Obama Misled Americans about Keeping Their Insurance

Obama Misled Americans about Keeping Their Insurance

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President Obama may have some explaining to do after NBC reported Monday night that he misled Americans for the past three years into believing they could hang onto their health insurance when in fact the fine print of Obamacare would force millions of them to give it up.

The NBC report comes on the heels of a report last week by Kaiser Health News that insurers have sent notices to 500,000 people  from California to Florida with private plans that their coverage is being terminated at the end of the year because it doesn’t meet the new, higher standards set under the Affordable Care Act. 


Obama has made the promise that satisfied Americans could keep their current policies—a bedrock of his public pitch on behalf of his signature health care plan. Yet the administration has known for at least three years that many would end up seeing their policies canceled, according to NBC News.

The blockbuster report says four sources deeply involved with the implementation of the Affordable Care Act told the network that 50 to 75 percent of the 14 million consumers who buy their insurance individually can expect to receive a “cancellation” letter or the equivalent over the next year because their existing policies don’t meet the standards mandated by the new health care law.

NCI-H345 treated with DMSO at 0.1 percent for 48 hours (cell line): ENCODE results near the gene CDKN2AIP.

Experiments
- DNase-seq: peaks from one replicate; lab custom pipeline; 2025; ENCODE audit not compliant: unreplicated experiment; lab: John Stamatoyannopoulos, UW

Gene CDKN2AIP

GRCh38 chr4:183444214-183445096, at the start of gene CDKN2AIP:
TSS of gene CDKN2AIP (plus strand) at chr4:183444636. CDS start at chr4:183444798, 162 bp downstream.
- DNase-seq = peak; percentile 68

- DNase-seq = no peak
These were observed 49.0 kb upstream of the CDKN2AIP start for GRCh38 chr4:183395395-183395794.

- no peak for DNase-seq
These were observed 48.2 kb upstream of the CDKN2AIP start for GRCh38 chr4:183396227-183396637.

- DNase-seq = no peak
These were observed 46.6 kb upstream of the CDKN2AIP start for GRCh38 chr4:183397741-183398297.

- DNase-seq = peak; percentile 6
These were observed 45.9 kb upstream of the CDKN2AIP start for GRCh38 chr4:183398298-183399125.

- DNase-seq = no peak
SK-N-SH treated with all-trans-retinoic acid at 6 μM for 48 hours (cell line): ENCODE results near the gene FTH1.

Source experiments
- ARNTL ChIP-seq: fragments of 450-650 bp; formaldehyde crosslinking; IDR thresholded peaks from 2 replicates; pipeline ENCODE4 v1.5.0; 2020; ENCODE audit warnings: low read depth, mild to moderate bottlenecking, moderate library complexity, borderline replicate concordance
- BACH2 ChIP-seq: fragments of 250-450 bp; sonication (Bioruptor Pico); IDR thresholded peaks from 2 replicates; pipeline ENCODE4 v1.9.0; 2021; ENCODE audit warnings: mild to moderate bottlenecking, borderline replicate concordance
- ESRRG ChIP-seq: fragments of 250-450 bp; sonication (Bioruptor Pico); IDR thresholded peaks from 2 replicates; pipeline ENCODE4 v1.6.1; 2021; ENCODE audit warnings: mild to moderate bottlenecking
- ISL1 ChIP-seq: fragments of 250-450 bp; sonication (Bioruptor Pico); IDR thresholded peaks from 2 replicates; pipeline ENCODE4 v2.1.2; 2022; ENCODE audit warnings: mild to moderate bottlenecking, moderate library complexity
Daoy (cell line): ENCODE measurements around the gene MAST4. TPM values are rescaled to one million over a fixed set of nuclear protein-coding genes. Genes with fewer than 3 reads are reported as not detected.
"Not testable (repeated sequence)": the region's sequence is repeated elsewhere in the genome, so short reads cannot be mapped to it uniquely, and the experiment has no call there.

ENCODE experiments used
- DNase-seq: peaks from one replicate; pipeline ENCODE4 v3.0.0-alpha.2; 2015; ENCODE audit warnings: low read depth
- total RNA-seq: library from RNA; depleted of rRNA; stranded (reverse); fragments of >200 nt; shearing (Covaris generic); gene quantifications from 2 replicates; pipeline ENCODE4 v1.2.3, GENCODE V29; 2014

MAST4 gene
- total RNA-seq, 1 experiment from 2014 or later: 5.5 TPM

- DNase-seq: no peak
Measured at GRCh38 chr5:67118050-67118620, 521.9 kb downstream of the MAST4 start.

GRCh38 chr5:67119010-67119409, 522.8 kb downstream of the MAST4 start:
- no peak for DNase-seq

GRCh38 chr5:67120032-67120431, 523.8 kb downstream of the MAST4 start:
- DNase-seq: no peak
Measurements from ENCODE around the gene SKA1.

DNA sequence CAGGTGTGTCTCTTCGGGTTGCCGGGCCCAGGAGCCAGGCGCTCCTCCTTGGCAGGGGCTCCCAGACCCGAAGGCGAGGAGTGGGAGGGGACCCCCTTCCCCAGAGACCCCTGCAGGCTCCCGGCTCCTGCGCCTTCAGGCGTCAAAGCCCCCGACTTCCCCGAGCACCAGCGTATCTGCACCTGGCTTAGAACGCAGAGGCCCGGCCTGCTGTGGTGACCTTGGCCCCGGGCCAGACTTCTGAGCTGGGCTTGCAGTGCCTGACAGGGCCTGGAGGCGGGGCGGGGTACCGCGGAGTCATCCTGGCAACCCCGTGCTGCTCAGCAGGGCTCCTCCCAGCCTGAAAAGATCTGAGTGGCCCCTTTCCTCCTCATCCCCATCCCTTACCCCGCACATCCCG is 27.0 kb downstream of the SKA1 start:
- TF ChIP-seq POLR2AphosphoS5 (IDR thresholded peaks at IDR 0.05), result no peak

One expert predicts that number could reach as high as 80 percent. And all say that many of those forced to buy pricier new policies will experience “sticker shock.” 

None of this should come as a shock to the Obama administration, NBC says

The law states that policies in effect as of March 23, 2010 will be “grandfathered,” meaning consumers can keep those policies even though they don’t meet requirements of the new health care law.
But the Department of Health and Human Services then wrote regulations that narrowed that provision, by saying that if any part of a policy was significantly changed since that date -- the deductible, co-pay, or benefits, for example -- the policy would not be grandfathered.

House Republicans may have a question or two about all of this when HHS Secretary Kathleen Sebelius testifies about the rocky implementation of Obamacare on Capitol Hill Wednesday.

Washington Editor and D.C. Bureau Chief Eric Pianin is a veteran journalist who has covered the federal government, congressional budget and tax issues, and national politics. He spent over 25 years at The Washington Post.